Posted on March 21, 2022 by Austin Lang
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Posted on March 21, 2022 by Austin Lang
For many seniors with chronic conditions, making the trek to a skilled nursing facility can be difficult and uncomfortable. Home health care services are designed to ease this burden, allowing you to receive care in the comfort of your own home. But does Medicare cover home health care?
The Medicare Home Care benefit is explicitly designed to be an alternative to a stay in a hospital or skilled nursing facility, allowing you to maintain more independence. However, you need to meet specific eligibility requirements before Medicare pays for anything.
First, you must be enrolled in Medicare Part A or B, or the equivalent. Home care falls in a gray area between Parts A and B, so you only need to be enrolled in one or the other to qualify. However, if you need home health services, you will likely also need hospital and skilled nursing services (covered under Part A), and approval from a physician (covered under Part B), so having both parts is usually a good idea.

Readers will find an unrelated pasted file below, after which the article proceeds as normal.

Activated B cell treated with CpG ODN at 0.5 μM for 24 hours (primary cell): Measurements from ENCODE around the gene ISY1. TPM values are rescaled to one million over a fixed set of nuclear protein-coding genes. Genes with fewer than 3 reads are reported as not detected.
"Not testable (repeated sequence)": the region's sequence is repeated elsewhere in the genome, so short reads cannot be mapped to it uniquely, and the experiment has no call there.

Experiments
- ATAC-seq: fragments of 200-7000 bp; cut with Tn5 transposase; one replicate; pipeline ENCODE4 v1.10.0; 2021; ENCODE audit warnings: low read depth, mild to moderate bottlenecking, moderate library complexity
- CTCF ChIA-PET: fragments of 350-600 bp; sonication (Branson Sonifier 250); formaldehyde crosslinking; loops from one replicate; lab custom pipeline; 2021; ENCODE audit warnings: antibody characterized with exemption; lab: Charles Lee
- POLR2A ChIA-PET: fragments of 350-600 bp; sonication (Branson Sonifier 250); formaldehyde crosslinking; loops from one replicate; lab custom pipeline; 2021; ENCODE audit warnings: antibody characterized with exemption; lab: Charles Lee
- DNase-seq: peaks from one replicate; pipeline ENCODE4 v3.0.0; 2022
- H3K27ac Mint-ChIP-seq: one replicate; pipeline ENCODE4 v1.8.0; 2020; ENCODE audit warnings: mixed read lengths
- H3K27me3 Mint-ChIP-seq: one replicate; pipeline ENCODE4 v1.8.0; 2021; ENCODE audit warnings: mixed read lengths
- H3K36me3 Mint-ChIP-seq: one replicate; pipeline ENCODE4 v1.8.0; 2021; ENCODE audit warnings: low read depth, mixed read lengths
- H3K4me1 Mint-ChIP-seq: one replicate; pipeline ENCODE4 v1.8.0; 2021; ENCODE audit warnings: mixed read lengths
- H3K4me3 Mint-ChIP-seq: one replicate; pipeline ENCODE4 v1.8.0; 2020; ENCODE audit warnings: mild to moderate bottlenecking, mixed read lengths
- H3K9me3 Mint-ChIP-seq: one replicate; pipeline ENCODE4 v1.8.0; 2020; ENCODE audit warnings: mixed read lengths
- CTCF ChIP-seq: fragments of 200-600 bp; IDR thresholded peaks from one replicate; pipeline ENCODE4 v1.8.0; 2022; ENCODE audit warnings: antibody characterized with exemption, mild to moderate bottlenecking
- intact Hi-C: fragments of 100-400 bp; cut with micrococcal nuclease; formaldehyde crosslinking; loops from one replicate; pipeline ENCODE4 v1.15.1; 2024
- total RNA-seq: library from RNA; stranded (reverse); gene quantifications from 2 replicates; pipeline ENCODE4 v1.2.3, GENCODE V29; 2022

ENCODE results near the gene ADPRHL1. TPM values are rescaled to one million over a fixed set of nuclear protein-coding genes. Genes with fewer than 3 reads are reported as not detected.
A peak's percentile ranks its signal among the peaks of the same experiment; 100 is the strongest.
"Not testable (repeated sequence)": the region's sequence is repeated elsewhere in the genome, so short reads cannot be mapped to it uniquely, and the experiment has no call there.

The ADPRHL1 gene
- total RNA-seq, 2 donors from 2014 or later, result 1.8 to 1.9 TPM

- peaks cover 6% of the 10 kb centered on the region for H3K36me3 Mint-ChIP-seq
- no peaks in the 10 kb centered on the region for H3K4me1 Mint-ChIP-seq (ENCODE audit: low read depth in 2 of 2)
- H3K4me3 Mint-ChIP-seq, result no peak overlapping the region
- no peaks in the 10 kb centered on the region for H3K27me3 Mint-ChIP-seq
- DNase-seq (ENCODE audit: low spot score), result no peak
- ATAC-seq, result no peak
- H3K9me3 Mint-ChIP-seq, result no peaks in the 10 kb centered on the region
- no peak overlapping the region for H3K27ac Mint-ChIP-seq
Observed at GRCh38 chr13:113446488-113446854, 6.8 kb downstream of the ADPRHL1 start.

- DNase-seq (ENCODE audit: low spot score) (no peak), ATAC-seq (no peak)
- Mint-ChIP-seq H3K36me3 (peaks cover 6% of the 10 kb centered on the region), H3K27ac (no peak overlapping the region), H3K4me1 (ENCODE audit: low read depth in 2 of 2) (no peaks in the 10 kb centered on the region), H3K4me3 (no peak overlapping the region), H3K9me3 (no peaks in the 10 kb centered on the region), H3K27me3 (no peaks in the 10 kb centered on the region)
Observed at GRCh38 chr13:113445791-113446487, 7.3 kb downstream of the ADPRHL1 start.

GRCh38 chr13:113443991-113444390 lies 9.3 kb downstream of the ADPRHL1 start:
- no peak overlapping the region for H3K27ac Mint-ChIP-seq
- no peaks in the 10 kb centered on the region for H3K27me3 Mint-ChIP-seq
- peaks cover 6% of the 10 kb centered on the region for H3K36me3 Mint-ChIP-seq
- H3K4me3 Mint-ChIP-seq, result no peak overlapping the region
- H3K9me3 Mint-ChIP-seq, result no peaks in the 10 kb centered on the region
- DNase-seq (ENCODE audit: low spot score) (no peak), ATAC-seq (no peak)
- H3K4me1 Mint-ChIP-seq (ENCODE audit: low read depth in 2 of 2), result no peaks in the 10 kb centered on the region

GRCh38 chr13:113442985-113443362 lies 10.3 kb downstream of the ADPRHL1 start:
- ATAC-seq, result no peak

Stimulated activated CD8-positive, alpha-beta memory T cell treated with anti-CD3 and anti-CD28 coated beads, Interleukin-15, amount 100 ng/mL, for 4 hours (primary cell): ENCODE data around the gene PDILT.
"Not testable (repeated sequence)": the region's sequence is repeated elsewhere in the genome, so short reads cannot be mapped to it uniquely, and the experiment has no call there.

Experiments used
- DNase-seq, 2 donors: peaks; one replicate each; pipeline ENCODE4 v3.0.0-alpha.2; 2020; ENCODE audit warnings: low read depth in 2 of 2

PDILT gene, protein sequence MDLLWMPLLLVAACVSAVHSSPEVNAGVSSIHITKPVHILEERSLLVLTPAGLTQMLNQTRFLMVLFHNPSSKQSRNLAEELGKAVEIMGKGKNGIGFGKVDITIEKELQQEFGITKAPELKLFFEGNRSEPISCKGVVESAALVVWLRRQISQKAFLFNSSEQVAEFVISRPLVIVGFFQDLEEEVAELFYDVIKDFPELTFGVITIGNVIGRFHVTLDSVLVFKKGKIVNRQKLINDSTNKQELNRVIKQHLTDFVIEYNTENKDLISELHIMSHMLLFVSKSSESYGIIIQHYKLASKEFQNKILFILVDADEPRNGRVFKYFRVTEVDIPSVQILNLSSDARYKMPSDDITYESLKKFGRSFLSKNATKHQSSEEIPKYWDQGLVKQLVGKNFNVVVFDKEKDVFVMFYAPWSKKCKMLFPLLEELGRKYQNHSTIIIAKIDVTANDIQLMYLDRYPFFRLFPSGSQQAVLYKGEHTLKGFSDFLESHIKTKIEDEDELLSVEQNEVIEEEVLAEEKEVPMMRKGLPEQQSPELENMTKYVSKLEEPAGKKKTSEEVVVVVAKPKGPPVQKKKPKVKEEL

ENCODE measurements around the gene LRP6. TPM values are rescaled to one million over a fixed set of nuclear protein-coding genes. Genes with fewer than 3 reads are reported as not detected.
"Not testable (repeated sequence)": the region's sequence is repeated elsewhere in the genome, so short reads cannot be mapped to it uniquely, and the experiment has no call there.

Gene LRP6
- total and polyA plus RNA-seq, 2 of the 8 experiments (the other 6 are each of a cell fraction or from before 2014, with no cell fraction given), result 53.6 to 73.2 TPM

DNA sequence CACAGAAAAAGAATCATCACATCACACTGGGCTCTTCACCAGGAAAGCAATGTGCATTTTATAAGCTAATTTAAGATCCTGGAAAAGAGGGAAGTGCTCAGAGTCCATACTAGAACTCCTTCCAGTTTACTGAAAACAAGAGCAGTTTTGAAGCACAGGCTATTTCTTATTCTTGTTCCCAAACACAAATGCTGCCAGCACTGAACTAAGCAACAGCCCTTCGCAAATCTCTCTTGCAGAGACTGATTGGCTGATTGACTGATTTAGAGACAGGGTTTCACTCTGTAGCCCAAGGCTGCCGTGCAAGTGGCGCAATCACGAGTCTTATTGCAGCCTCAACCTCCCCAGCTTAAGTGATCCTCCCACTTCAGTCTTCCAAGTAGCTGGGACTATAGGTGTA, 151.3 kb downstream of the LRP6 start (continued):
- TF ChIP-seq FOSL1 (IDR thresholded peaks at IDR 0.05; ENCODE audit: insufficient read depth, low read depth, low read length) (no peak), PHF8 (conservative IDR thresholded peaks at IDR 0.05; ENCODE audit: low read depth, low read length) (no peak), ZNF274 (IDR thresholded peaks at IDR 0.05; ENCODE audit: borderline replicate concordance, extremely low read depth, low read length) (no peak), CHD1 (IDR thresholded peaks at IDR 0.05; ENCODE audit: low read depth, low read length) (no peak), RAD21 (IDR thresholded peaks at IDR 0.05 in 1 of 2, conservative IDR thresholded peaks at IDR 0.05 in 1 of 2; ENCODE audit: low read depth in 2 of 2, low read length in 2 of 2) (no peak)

This article focuses on the home care benefits as outlined under Original Medicare. Members of Medicare Advantage plans have the same basic coverage by law but might have additional benefits or more relaxed eligibility requirements, depending on the specific plan.
You must also be under a doctor’s care, who will establish and review a plan of care. This plan of care should include at least one of the following services:
Your doctor must also certify that you are homebound. Being homebound means you have difficulty leaving your home without help due to an illness or injury, or leaving your home isn’t recommended due to a condition. Those reliant on mobility aids (like wheelchairs or walkers) or those reliant on special medical equipment that is difficult to transport also qualify as homebound.
Note that being homebound does not mean you can never leave your home: you can have short, infrequent absences for non-medical reasons, like walking around the block or visiting the barber. You can even travel for certain unique or infrequent occasions, like family reunions or graduations. If you are attending adult day care, you still qualify as homebound.